I’m beginning to yearn for a desk.
Oddly enough, I do have one but, for reasons too complicated to go into, it’s in a friend’s garage hundreds of miles away. I left it there for a few weeks five years ago.
In the meantime, I have written at whatever’s available. A kitchen table sometimes but, mostly, my knees. I should explain I’m talking about a laptop. I don’t sit with a whole desktop computer on my knees.
Over the years, I’ve prided myself on being able to write anywhere and under any conditions. But I could do with feeling more settled now. In the new house, I’ve envisaged where the desk might go, beside the window with a view of the bird feeder in the tree-filled garden.
It would be nice too to feel more organised, with everything tucked away in drawers, all the pens in a jar, notebooks piled neatly and reference books all in a row. But, as matters stand, I’m always surrounded by clutter and not really in the zone.
That is to say, ideally you’re supposed to have a place that your mind associates with the task. This is particularly the case with creative writing. By that I mean “proper fiction”, written by proper writers, not my flights of fancy and cod-philosophical doodles.
All the same, I’m sure that, when I clear last night’s dinner plates, newspaper cuttings, broken reading glasses, chargers, miscellaneous wires and crumpled paperbacks to make a space on the sofa, my poor wee – quite tiny, I’m told – brain says: “What in the name of goodness is going on now?”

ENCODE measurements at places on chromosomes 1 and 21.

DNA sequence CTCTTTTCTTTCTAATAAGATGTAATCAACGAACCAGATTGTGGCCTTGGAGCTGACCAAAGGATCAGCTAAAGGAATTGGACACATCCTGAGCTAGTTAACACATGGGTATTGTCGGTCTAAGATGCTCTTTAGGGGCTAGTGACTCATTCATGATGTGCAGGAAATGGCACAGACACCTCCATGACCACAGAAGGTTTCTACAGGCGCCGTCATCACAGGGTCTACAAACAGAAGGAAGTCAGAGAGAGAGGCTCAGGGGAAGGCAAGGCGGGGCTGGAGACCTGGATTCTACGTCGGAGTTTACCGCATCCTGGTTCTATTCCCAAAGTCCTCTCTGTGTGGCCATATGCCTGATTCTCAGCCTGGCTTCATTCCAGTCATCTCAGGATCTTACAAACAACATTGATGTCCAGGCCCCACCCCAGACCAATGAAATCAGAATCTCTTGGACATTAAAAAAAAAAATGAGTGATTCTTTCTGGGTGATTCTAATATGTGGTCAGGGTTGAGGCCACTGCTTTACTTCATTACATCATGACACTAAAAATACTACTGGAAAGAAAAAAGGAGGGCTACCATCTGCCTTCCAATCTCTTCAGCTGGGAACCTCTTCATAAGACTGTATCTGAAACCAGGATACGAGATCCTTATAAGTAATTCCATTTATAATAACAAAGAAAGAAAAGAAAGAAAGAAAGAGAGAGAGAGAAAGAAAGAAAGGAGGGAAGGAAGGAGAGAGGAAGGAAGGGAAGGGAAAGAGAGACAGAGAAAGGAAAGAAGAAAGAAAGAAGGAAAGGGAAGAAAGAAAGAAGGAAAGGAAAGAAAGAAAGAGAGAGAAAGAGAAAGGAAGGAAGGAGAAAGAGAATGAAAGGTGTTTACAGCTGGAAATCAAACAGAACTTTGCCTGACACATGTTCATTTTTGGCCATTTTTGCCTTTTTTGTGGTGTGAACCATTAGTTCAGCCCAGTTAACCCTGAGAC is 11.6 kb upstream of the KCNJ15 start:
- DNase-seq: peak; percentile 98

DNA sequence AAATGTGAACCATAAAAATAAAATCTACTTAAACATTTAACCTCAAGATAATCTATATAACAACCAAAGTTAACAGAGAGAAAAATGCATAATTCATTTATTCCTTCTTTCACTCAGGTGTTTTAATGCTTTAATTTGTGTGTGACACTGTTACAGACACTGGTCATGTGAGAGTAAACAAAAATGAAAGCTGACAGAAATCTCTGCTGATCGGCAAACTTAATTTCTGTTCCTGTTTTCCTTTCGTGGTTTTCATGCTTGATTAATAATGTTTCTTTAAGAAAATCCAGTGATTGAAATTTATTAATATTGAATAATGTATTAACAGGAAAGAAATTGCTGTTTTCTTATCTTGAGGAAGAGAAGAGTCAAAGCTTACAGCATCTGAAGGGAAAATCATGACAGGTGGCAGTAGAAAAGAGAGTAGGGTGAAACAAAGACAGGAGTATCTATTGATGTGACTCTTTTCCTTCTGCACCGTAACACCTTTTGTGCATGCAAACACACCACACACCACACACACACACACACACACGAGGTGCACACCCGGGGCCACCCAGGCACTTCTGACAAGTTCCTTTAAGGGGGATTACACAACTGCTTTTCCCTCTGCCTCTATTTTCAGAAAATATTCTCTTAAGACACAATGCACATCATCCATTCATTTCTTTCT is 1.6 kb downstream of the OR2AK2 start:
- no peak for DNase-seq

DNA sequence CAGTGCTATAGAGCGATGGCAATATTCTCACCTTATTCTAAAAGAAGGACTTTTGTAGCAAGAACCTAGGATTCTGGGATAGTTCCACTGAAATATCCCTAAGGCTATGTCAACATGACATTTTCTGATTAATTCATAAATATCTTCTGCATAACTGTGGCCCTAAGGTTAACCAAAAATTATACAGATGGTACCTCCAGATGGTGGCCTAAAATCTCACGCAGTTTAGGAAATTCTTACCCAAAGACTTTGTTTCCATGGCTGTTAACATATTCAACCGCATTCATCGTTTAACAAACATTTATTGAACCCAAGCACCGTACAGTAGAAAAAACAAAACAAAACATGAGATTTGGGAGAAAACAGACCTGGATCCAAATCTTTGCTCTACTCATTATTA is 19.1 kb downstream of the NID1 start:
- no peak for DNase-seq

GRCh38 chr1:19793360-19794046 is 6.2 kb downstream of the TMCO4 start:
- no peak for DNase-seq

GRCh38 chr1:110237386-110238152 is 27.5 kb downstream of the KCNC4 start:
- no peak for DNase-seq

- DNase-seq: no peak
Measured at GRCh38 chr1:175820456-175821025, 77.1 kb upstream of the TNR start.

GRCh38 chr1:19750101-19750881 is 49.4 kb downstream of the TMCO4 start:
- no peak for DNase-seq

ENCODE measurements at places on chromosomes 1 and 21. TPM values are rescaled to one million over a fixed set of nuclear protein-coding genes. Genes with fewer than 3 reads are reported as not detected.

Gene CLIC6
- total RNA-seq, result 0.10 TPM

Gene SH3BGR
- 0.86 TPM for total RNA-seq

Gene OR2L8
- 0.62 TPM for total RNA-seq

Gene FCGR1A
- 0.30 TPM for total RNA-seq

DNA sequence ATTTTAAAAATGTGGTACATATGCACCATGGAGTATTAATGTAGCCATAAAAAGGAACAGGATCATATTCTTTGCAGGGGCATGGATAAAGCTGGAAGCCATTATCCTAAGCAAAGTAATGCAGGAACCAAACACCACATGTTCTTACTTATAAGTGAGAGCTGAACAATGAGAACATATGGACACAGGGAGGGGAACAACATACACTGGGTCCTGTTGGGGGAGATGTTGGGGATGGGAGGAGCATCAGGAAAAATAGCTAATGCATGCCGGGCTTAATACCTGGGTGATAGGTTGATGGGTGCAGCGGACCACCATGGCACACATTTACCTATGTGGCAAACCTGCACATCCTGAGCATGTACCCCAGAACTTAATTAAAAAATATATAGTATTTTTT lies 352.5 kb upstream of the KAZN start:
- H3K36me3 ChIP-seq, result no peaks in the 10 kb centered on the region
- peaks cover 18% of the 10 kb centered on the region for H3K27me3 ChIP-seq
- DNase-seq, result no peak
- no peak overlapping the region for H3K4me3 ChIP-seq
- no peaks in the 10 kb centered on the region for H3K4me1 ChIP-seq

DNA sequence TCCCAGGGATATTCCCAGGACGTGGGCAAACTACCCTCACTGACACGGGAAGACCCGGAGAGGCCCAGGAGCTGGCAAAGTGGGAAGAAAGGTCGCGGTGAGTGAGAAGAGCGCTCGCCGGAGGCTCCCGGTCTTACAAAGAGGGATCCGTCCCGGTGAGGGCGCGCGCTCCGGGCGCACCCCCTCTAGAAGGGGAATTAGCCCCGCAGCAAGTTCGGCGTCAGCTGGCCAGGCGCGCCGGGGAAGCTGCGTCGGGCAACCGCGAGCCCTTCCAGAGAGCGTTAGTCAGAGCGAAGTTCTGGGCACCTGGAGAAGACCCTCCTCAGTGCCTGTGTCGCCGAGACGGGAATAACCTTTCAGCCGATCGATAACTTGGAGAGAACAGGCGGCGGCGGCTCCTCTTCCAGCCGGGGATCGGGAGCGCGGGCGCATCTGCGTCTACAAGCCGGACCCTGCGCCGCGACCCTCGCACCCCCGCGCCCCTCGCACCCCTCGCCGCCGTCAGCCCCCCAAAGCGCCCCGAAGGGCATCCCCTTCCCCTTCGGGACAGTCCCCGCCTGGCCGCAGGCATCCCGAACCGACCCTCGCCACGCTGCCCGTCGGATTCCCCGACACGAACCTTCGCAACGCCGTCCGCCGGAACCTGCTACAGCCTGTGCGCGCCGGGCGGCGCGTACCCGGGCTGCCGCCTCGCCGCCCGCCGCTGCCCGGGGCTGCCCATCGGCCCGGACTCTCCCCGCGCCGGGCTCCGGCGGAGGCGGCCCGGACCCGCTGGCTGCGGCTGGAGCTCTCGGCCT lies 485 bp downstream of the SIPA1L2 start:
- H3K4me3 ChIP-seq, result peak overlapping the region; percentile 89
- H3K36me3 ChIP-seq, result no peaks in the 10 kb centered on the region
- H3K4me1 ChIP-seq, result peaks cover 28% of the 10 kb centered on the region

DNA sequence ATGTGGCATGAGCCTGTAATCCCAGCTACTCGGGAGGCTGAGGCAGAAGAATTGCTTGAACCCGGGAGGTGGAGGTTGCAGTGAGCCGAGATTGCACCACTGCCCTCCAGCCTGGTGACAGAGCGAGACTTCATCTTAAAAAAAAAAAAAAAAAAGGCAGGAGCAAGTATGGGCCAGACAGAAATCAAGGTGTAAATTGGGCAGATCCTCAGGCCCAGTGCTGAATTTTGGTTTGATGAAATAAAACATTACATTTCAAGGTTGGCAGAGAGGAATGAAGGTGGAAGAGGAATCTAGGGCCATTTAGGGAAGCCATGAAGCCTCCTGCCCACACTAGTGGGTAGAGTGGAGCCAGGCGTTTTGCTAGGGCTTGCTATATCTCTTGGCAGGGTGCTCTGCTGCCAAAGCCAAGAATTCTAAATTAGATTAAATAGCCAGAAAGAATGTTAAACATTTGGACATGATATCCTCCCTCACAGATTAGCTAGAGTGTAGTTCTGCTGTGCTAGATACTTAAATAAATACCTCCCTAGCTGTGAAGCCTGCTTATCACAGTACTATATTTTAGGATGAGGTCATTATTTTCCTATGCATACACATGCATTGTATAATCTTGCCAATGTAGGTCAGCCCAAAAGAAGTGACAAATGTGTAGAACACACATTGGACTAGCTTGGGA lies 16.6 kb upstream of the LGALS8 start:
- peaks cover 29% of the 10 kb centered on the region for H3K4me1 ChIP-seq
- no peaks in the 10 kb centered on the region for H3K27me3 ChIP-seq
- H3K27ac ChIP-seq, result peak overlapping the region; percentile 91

It’s all of a clutter. You say: “What, your brain?” No, madam, my writing space. The thing about my brain or mind – and I think I can speak authoritatively on the subject – is that, after initial confusion amidst the surrounding clutter, as long as there’s a clear space between my eyes and the screen, I find my focus quickly and tune everything else out.
It’s one of the few things I can actually do. You know how hopeless I am at everything else. Gardening, DIY, working my mobile phone, driving, organising, cooking: rubbish at it all. But at least my brain slips effortlessly into gear when I need to scribble anything doon.
All the same, at the moment, I don’t know my place. I’d like to get my feet under the table or, rather, the desk. Big, solid desk too. Not one of these flimsy pine things. Something that says: “Here is a man of substance, and very likely with a focused brain, ken?”
Accordingly, I’m hoping at last to get my old desk out of my mate’s garage. It might mean hiring a van, which rarely goes well. You’ll be able to follow my progress by the sound of sirens and the drone of emergency helicopters overhead.
There are hundreds more books too – last thing I need – and more recent additions have included my vacuum cleaner, DVD player, tool boxes (I do try) and hedge trimmers: an eclectic collection, dumped thither in a dither.
But, as soon as I have my desk, all the disorder and confusion will be behind me. I’ll be organised, full of great ideas and terrific insights into life’s mysteries. Watch this space. And stop rolling your eyes, madam.